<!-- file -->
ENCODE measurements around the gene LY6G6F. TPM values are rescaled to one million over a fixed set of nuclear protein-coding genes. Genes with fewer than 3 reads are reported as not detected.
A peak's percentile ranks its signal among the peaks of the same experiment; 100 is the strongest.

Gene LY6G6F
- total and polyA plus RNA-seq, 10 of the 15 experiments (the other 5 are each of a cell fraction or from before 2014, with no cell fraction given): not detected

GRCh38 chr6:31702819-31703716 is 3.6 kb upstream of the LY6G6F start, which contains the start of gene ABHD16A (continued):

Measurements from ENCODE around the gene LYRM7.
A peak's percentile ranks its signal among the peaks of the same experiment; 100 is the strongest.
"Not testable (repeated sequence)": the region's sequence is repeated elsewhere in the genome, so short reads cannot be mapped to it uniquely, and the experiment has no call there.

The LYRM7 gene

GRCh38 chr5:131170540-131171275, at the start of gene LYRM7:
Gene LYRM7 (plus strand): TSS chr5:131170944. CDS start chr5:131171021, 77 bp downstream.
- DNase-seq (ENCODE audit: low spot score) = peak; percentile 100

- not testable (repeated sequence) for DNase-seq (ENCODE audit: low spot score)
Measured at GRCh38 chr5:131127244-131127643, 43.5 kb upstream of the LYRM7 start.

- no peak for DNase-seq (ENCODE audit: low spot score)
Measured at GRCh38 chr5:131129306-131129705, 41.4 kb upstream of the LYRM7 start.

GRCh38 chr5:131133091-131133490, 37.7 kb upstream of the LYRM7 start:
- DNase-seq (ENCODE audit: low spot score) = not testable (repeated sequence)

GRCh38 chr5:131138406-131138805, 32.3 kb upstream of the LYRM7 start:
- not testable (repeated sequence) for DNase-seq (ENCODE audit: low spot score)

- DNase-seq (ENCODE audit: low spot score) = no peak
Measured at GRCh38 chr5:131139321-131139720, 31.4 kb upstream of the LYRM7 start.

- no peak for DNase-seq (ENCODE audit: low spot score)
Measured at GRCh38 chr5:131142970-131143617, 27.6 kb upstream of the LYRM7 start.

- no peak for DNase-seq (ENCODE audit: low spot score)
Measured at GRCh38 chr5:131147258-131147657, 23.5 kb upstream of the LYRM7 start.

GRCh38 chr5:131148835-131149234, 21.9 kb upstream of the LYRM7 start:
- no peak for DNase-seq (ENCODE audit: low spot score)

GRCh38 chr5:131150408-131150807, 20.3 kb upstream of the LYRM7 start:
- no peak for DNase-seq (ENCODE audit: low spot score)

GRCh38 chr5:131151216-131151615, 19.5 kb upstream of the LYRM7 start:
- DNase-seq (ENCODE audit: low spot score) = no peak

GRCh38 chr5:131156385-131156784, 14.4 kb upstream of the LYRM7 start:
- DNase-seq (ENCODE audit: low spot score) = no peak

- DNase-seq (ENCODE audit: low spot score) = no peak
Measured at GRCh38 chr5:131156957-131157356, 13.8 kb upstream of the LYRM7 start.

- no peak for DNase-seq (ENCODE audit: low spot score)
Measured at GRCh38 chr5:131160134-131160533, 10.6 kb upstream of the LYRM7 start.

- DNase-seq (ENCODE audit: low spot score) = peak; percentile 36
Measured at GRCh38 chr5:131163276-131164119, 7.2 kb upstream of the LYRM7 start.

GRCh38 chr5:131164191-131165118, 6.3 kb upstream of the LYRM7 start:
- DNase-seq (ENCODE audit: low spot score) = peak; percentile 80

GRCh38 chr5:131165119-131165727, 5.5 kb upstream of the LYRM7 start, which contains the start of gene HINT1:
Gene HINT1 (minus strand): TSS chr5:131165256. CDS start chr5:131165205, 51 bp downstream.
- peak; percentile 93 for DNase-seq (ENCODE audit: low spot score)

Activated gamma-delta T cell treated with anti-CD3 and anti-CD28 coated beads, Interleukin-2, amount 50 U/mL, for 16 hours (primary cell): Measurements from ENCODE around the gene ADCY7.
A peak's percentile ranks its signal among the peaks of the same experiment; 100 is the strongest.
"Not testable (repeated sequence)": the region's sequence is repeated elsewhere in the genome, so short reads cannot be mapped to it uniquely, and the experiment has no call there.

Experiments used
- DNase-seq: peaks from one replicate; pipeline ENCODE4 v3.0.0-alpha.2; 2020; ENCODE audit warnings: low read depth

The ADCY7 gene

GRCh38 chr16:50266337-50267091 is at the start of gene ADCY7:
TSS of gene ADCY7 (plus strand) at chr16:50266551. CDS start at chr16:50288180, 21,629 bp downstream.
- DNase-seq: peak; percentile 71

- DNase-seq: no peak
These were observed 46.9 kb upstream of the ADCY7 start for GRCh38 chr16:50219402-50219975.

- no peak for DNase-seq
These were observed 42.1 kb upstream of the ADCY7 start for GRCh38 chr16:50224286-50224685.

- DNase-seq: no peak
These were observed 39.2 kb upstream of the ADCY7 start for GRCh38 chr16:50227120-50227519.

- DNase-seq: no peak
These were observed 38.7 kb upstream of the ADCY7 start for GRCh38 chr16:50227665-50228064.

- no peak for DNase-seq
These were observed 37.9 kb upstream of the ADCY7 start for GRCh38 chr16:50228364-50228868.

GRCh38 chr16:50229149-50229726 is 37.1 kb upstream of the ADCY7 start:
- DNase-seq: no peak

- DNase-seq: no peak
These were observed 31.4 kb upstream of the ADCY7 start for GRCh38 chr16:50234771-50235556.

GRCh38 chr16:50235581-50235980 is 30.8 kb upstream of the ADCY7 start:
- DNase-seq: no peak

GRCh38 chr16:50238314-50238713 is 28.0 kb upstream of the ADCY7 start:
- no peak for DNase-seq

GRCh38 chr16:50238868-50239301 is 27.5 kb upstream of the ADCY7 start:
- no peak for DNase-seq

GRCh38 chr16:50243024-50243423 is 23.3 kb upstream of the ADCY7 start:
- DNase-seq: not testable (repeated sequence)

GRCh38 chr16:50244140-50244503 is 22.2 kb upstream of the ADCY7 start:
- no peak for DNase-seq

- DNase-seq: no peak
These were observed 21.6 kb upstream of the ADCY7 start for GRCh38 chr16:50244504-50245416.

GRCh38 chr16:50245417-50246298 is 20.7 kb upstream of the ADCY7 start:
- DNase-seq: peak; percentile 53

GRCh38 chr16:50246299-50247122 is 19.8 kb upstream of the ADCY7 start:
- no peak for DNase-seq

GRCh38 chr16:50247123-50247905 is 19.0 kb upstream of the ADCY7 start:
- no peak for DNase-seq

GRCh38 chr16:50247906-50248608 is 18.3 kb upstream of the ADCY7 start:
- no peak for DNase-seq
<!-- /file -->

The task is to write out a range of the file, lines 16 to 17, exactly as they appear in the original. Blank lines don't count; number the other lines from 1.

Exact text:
Measured at GRCh38 chr5:131129306-131129705, 41.4 kb upstream of the LYRM7 start.

GRCh38 chr5:131133091-131133490, 37.7 kb upstream of the LYRM7 start: